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*Liger Facts and Profile* .
The Liger is a *hybrid* . It is the *offspring* of a male Lion and a female Tiger. This means that the Liger has parents that are different *species* , but the same *genus* .
Ligers only exist in *captivity* today, because the habitats of the parental species do not overlap out in the wild. They typically grow much larger than either parent species.
Another hybrid from the mating of the same animals – only reversed, a male Tiger and a female Lion – is known as the Tigon, and are often much smaller.
Ligers tend to be more like a lion, than a tiger.
They are large, muscly and male ligers will have a mane, like a male lion, but often shorter than their father’s. They have dark tawny fur, with broad heads. They often have feint tiger stripes, inherited from their mother. Ligers are fond of swimming, just like Tigers (lions don’t like water), and are also quite sociable, just like lions.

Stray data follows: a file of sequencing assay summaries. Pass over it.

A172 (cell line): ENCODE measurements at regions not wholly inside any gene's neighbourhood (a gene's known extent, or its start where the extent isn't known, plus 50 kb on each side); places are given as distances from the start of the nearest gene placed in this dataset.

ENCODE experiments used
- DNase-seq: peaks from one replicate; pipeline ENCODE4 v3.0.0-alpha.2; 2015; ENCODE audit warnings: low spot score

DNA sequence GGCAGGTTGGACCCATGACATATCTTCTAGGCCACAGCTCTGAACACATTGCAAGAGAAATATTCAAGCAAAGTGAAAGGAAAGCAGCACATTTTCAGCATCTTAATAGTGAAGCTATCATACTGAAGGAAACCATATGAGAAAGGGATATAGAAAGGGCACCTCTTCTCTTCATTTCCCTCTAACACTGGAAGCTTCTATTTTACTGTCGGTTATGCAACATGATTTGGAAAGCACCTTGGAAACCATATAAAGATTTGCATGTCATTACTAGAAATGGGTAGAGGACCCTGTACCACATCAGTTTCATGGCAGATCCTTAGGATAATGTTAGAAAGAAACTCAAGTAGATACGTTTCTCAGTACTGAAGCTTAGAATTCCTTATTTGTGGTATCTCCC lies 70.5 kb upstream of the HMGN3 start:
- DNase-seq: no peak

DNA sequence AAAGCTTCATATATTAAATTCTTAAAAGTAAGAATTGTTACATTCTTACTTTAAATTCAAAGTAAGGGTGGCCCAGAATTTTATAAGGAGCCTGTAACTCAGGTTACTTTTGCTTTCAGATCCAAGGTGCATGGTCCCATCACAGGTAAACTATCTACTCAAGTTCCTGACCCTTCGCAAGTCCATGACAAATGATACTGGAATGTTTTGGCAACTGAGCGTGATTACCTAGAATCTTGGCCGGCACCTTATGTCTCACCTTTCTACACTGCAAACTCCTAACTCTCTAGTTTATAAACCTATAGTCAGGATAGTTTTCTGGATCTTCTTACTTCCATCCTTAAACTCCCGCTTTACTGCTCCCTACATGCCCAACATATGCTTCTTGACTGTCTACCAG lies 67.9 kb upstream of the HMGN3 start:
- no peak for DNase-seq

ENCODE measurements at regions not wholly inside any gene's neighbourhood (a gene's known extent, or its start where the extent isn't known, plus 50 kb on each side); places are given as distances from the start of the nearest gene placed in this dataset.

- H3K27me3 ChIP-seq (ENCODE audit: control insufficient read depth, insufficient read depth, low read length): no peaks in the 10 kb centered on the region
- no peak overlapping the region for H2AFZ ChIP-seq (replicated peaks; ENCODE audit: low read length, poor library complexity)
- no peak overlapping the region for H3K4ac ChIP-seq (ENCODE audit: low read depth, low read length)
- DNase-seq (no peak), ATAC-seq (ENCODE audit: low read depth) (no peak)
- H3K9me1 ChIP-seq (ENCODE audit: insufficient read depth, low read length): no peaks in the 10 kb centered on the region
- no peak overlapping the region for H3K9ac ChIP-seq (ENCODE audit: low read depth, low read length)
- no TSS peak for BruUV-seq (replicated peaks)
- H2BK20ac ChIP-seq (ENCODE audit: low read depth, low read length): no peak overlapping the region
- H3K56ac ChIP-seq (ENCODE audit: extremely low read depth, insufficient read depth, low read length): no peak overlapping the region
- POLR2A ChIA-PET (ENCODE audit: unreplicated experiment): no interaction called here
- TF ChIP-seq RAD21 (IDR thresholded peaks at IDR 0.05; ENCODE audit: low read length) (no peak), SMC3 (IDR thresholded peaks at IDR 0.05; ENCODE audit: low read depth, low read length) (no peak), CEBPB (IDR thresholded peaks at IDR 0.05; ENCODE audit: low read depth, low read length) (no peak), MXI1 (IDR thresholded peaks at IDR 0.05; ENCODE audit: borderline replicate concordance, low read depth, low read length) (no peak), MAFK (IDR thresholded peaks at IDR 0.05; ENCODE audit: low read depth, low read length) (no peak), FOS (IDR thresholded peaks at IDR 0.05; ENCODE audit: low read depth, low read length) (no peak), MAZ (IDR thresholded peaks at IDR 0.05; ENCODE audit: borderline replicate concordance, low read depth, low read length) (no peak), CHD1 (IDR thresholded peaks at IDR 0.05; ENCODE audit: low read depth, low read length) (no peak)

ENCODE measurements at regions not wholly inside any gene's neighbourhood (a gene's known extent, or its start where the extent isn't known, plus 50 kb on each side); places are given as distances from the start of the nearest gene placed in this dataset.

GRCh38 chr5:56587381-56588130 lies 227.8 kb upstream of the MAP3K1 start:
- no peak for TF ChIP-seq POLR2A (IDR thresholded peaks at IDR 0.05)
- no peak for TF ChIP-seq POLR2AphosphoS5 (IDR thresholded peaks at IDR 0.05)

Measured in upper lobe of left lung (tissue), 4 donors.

The Liger is not a new hybrid as they date back to the early 19th century in India. The name was coined to describe the creature in the 1930s. The Liger has appeared in art as far back as 1798 when a color plate depicted one, and in 1825 a Liger and its parents appeared in an engraving. A pair of Liger cubs born in 1837 were even put on display for King William IV and Queen Victoria who succeeded him.
While thought to be extremely rare, historically lions and tigers may have interbred to produce ligers in the wild. The Asiatic lion once inhabited a much larger area of Asia, that may have meant it shared some territory with tigers. However, today, they are very much only cross bred in captivity, either accidentally or more often, purposefully as a rare attraction What are your thoughts on this beautiful offspring Follow our page for more facts and pictures Join our watsap fans group
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